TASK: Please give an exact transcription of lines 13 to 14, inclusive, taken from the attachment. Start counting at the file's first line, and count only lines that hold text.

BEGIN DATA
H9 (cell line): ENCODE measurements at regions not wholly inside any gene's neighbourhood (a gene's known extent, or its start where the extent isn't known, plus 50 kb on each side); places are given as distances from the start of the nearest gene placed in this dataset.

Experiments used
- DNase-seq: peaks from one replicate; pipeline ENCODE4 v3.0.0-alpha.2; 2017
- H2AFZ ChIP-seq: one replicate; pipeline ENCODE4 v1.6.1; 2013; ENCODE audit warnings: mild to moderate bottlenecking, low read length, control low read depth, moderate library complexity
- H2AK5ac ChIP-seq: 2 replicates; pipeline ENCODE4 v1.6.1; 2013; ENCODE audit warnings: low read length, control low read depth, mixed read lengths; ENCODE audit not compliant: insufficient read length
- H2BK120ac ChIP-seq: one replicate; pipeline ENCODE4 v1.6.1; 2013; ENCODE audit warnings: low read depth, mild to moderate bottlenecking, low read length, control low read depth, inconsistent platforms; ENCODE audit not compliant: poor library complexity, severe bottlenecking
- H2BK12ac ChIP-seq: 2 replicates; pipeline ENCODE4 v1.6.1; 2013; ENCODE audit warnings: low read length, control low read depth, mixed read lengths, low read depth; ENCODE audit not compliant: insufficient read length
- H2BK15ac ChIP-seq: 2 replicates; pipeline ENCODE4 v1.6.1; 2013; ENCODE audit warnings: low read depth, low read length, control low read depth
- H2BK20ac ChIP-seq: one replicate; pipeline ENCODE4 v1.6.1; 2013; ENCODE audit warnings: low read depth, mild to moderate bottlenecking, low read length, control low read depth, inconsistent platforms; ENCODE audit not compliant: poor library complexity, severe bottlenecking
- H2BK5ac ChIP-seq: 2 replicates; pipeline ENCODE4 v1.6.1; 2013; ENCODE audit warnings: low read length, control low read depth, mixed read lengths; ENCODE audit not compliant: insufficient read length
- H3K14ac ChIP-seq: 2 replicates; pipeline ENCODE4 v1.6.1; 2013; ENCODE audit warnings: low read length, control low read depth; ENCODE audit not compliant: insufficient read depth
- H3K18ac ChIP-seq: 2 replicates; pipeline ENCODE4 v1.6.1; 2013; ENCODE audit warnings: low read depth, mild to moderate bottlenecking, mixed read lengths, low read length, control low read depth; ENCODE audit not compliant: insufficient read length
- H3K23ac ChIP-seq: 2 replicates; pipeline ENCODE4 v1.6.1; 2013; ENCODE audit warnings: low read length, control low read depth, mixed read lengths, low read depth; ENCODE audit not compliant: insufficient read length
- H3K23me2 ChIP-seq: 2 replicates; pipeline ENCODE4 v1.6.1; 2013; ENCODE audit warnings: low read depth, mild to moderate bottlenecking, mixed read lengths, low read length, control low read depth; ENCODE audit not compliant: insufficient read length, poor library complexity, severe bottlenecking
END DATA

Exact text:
- H3K23ac ChIP-seq: 2 replicates; pipeline ENCODE4 v1.6.1; 2013; ENCODE audit warnings: low read length, control low read depth, mixed read lengths, low read depth; ENCODE audit not compliant: insufficient read length
- H3K23me2 ChIP-seq: 2 replicates; pipeline ENCODE4 v1.6.1; 2013; ENCODE audit warnings: low read depth, mild to moderate bottlenecking, mixed read lengths, low read length, control low read depth; ENCODE audit not compliant: insufficient read length, poor library complexity, severe bottlenecking